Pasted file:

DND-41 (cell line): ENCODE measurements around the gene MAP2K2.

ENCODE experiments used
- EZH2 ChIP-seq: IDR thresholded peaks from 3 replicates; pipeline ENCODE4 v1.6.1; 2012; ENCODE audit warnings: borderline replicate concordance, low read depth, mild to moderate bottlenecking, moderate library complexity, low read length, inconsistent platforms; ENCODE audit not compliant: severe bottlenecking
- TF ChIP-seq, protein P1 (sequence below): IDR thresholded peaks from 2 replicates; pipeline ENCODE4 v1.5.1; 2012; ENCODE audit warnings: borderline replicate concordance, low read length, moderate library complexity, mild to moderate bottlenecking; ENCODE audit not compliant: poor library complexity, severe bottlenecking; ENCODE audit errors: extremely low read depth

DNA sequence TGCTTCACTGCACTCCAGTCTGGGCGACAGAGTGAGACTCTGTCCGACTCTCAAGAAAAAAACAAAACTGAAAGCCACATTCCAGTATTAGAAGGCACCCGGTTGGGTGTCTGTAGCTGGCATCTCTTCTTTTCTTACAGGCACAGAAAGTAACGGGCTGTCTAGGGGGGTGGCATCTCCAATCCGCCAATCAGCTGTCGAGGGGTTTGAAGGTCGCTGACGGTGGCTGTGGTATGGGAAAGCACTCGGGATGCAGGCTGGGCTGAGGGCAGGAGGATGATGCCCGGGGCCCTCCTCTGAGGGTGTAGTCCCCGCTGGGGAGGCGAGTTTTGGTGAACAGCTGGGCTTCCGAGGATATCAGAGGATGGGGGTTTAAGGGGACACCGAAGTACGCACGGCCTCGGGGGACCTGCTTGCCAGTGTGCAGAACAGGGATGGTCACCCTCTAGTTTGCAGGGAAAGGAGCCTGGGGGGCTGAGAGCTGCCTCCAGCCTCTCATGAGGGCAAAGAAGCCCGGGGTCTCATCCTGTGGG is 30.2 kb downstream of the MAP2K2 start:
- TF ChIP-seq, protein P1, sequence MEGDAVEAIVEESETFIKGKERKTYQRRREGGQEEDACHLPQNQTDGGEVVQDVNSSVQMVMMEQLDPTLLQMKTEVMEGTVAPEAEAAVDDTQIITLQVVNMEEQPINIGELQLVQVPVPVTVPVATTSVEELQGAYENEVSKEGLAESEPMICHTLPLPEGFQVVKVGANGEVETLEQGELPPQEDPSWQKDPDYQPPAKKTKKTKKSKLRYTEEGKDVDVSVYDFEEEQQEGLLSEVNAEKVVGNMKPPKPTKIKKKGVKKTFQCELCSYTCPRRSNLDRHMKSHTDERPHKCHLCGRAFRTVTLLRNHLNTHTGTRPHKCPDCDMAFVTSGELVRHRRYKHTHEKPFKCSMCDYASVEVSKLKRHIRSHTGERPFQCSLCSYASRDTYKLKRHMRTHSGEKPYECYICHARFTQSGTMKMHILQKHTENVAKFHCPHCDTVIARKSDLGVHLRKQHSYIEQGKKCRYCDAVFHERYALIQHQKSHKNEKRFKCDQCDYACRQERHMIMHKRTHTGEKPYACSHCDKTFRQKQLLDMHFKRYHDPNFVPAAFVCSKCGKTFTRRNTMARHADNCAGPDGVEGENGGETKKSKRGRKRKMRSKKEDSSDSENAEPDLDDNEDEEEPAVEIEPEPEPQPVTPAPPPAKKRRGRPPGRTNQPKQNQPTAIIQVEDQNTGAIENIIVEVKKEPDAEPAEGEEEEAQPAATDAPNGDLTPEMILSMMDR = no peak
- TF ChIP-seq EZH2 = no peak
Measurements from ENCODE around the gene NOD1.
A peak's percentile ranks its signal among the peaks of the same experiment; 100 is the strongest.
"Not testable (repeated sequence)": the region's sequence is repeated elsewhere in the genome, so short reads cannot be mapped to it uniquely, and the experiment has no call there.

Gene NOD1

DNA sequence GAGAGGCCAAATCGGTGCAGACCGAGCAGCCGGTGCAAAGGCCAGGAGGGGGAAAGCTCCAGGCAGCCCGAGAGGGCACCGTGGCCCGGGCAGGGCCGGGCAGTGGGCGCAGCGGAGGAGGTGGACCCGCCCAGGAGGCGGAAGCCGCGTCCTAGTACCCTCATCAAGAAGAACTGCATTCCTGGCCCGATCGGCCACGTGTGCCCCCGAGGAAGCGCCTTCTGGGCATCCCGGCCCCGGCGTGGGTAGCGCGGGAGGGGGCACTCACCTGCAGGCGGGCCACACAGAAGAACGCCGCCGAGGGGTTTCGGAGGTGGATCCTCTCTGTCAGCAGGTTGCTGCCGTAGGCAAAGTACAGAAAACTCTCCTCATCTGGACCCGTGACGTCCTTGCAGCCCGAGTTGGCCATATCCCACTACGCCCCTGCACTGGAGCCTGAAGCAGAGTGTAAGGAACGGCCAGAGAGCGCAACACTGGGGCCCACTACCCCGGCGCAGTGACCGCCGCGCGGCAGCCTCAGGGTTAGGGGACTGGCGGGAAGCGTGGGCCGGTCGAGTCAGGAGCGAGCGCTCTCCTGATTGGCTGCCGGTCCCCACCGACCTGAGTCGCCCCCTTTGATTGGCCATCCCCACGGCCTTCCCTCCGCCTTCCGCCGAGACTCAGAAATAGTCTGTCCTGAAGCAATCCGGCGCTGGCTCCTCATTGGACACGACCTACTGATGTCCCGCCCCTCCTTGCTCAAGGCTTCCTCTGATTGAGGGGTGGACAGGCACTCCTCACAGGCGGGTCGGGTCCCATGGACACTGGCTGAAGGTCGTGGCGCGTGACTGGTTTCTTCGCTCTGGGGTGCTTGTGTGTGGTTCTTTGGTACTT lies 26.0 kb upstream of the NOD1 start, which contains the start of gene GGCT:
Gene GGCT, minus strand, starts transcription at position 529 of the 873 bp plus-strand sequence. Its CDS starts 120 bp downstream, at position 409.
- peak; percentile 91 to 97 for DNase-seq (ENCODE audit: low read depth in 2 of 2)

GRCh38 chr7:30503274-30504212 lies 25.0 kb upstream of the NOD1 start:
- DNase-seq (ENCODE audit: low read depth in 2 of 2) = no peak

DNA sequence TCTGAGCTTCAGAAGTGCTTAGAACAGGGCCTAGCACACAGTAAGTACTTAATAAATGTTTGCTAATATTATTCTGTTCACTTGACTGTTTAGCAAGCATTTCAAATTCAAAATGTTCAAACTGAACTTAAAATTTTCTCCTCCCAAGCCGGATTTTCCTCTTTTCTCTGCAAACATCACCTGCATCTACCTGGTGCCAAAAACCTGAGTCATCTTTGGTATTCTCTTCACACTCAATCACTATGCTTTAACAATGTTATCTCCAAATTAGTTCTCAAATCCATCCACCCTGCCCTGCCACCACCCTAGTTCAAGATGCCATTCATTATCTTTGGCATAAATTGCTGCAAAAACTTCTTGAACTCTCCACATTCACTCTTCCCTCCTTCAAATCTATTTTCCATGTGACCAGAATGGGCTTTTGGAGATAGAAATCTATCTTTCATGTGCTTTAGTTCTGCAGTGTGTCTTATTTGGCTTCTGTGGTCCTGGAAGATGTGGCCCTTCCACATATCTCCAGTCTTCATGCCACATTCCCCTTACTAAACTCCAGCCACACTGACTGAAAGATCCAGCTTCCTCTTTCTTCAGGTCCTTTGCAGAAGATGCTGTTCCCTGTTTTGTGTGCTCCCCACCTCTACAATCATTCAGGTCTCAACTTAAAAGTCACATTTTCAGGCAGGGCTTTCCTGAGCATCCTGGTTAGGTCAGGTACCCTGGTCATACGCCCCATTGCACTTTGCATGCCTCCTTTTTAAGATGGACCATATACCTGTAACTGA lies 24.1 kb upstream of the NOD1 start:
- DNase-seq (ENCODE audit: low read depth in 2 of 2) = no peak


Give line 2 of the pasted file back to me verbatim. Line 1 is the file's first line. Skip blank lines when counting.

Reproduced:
ENCODE experiments used